Here is a short excerpt from Chapter 8:
Though there are thousands of types of human cancer, the bulk of cancer cases in humans are accounted for by just a few, under a dozen, types of cancer. The two most commonly occurring cancers of humans are basal cell carcinoma of skin and squamous cell carcinoma of skin. Together, these two tumors account for about 1.2 million new cancers each year in the U.S., nearly equal to the number of all the other types of cancers combined. These tumors are so common that, frequently, more than one basal cell carcinoma or squamous cell carcinoma will occur in the same individual. Fortunately for us, these two tumors seldom cause deaths; most cases are cured by simple excision. Cancer registries do not bother to collect records on these two cancers, and the published data on cancer incidence, compiled from registries and surveillance databases, typically ignores these two tumors. Nonetheless, we will see later in this chapter that basal cell carcinoma of skin and squamous cell carcinoma of skin tell us much about the biology of cancer in humans.I urge you to read more about this book. There's a good preview of the book at the Google Books site. If you like the book, please request your librarian to purchase a copy of this book for your library or reading room.
In Section 2.1, we discussed Pareto’s principle, wherein a few common items account for the majority of instances of any collection. Cancer obeys Pareto’s principle: a few cancers account for most cases of cancer occurring in humans. Collected U.S. data for the year 2008 indicate that, after excluding basal cell carcinomas and squamous cell carcinomas of skin, there were 1,437,180 new cancers. In the same year, there were 565,650 cancer deaths, of which 161,840 individuals died of lung cancer . The percentage of U.S. cancer deaths from lung cancer was 28.6% (161,840/565,650). Also in 2008, there were 49,960 deaths from colorectal cancer, accounting for 8.8% of U.S. cancer deaths (49,960/565,650). Just two cancers (lung and colorectal) accounted for 37.4% of deaths from cancer in the U.S. When age-adjusted data are examined, the top five cancer killers (lung, colon, breast, pancreas, and prostate) account for 57% of all cancer deaths  (see Glossary item, Age-adjusted).
Observing that a few types of cancers account for the bulk of human cancer deaths, funding agencies have concentrated their efforts on finding cures for the most common cancers. Just seven types of common cancer, out of about 6000 known cancers, account for over 36% of cancer funding . The justification for distributing cancer research funding toward research in the common cancers is simple. If cures can be found for the most common cancers, we could drastically reduce the number of cancer deaths in the U.S. and in the world. Curing a rare cancer that might affect a few hundred people worldwide would seem to be an ill-advised investment of our limited resources. Hence the rare cancers receive relatively little cancer funding compared with the common cancers.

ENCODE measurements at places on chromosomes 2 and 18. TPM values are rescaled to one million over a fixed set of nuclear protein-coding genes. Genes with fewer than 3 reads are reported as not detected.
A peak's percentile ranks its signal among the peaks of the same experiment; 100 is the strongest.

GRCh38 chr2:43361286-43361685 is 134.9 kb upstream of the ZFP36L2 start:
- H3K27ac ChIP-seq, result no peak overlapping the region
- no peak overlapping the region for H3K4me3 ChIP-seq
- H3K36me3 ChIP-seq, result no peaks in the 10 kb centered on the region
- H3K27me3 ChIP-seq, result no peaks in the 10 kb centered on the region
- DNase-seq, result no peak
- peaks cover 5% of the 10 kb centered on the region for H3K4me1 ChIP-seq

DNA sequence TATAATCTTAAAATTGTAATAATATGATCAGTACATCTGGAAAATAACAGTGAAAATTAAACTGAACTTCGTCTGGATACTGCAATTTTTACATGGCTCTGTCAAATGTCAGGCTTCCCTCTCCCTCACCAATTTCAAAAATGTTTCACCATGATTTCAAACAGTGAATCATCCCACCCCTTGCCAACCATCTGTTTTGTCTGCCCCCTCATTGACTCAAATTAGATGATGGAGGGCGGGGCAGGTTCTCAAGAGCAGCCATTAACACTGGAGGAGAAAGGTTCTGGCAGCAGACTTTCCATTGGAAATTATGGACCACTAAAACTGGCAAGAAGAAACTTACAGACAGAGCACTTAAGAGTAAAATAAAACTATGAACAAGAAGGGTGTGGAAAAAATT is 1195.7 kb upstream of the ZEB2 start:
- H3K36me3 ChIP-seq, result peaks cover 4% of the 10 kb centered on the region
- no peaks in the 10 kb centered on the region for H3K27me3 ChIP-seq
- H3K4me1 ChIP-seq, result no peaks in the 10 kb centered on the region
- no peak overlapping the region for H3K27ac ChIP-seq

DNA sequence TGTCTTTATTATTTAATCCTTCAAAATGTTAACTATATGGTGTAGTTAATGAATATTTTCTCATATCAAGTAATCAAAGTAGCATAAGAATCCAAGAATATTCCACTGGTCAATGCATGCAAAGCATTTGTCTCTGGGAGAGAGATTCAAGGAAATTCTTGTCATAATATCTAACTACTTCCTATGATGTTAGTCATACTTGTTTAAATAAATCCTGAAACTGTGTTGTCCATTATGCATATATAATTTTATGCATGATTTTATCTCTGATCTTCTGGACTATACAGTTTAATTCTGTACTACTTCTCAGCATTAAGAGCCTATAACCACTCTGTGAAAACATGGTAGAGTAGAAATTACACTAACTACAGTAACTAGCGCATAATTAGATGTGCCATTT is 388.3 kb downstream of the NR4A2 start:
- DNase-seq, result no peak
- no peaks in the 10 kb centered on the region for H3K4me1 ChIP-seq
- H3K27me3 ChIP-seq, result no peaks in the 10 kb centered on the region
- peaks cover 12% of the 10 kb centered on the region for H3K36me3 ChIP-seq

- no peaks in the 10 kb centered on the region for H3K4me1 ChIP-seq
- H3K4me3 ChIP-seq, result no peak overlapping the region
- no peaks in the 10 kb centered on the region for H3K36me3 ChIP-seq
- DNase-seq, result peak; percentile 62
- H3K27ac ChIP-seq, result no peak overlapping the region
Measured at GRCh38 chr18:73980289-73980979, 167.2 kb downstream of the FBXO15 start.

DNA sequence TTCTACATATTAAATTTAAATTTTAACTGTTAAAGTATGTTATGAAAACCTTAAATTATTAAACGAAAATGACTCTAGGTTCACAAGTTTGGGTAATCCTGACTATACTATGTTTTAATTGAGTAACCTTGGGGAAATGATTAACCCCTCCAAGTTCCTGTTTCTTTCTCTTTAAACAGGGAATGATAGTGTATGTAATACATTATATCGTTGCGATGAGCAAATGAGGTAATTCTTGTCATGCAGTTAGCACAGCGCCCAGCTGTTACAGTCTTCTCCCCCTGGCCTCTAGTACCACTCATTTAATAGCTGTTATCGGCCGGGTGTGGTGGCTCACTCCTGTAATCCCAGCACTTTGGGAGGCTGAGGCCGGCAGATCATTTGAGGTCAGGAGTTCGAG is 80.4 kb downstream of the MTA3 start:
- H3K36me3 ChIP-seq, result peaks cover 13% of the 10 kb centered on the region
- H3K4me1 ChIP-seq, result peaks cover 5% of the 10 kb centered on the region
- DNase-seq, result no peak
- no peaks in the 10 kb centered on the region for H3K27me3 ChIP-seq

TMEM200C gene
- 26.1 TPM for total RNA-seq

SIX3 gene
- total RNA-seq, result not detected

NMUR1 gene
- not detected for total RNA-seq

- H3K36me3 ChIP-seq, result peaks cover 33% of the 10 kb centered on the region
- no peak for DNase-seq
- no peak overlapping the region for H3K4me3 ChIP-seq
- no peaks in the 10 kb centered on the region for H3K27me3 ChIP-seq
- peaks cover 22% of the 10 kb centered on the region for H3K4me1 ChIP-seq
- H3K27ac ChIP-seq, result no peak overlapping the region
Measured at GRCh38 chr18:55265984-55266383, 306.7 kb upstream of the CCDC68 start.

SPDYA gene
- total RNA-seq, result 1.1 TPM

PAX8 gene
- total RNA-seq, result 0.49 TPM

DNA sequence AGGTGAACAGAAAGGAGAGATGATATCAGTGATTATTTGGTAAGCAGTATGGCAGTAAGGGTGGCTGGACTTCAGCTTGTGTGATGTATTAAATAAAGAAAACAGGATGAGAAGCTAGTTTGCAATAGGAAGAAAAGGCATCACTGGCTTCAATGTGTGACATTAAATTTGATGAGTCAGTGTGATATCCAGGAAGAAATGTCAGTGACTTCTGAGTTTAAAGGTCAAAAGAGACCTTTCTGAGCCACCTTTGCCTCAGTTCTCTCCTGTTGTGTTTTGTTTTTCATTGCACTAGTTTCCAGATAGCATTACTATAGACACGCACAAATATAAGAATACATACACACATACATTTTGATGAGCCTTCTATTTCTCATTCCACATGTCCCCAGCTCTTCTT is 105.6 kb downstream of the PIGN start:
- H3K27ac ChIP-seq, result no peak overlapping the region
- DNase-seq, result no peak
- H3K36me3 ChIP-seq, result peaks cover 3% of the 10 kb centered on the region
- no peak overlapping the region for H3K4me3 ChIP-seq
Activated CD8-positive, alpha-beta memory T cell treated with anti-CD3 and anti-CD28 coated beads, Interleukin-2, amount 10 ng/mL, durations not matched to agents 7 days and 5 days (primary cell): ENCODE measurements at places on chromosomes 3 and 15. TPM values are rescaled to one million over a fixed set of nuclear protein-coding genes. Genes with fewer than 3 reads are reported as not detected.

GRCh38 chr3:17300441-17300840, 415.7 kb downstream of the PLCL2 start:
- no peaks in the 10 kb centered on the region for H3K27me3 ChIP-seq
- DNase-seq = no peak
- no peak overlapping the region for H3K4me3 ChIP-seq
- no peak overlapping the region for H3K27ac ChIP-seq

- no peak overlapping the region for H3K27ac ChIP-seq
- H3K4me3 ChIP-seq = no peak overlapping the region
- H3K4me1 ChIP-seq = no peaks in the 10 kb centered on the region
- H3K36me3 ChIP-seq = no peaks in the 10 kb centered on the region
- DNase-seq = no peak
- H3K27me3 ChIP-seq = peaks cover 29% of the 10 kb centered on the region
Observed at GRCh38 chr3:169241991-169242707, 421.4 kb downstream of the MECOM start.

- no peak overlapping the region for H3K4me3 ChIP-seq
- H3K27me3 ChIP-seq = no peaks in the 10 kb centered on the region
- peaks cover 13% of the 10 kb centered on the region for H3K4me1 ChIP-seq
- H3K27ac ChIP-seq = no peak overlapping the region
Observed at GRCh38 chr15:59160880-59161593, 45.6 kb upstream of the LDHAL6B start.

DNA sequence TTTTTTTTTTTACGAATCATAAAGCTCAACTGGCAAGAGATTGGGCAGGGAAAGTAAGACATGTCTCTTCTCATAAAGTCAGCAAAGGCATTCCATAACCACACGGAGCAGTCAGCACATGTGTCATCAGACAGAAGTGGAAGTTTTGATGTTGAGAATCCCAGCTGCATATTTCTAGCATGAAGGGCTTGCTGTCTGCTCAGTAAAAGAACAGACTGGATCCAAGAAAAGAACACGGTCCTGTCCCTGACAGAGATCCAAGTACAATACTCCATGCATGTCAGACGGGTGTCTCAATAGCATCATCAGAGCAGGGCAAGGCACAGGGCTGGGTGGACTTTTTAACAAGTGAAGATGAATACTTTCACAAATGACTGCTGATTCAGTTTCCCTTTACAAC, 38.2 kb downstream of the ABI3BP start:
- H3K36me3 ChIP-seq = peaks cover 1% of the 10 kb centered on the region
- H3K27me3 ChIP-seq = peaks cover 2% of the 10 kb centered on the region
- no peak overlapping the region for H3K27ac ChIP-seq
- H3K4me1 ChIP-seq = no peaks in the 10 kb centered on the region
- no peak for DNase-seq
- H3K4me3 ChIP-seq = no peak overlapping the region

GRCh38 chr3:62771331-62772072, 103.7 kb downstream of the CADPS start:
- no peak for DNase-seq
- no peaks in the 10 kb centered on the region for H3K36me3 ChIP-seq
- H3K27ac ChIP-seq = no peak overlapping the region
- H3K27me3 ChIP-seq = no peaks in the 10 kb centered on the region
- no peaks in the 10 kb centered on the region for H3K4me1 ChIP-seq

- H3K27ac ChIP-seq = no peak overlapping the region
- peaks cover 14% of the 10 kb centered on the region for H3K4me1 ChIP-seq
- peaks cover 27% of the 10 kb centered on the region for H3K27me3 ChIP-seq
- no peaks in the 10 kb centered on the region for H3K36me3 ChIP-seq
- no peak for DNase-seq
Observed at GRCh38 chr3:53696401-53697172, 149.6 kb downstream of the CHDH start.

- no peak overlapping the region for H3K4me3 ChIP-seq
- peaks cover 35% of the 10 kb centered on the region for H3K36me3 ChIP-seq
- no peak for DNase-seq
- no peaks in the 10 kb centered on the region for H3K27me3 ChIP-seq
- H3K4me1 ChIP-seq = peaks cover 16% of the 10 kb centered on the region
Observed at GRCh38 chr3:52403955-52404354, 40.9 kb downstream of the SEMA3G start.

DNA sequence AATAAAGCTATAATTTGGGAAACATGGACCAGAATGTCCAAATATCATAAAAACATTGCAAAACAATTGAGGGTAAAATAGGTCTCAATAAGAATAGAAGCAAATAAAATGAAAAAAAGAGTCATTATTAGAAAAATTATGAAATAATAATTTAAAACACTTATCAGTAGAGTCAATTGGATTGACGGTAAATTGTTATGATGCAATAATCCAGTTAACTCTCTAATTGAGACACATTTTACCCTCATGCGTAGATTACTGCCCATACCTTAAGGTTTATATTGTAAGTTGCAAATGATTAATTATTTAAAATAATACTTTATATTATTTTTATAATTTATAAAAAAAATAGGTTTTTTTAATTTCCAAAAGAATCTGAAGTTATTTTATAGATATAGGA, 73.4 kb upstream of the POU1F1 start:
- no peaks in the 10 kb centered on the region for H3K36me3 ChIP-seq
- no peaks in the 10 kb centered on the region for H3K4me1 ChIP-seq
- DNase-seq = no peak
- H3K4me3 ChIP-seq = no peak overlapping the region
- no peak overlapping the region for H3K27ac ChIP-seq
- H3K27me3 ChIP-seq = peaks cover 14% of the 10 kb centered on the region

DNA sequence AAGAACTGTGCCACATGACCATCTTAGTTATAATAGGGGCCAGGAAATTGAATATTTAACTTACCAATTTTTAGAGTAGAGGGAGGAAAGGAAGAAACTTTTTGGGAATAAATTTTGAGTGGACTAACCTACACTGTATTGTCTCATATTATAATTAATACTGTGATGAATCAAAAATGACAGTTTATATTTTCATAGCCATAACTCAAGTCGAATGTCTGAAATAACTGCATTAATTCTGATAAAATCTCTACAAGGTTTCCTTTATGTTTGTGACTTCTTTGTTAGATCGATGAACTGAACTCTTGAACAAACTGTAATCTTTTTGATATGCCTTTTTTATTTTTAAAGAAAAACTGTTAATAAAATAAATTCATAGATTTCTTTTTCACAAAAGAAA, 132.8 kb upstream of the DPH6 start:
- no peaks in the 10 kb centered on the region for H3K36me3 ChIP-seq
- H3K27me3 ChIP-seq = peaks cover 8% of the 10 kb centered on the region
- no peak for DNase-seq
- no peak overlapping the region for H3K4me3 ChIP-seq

The drawback to this straightforward approach is that it has failed. Despite decades of funding, we still do not know how to cure common cancers when they are diagnosed at an advanced disease stage. New discoveries in cancer genetics have highlighted the incredible complexity of the commonly occurring cancers. The complexity of the common cancers has been a seemingly insurmountable barrier blocking the development of simple and effective cures. Despite the long-term efforts of an army of cancer researchers, the age-adjusted death rate from cancers in the year 2000 was about the same as it was in 1975. A significant drop in the cancer death rate since the year 2000 is largely attributed to smoking cessation and other preventive measures; not due to effective new cures for the advanced stage common cancers.
- Jules J. Berman, Ph.D., M.D. tags: rare disease, common disease, orphan disease, orphan drugs, advanced stage cancer, cures for advanced stage cancers, cancer priorities, cancer funding, cancer research funding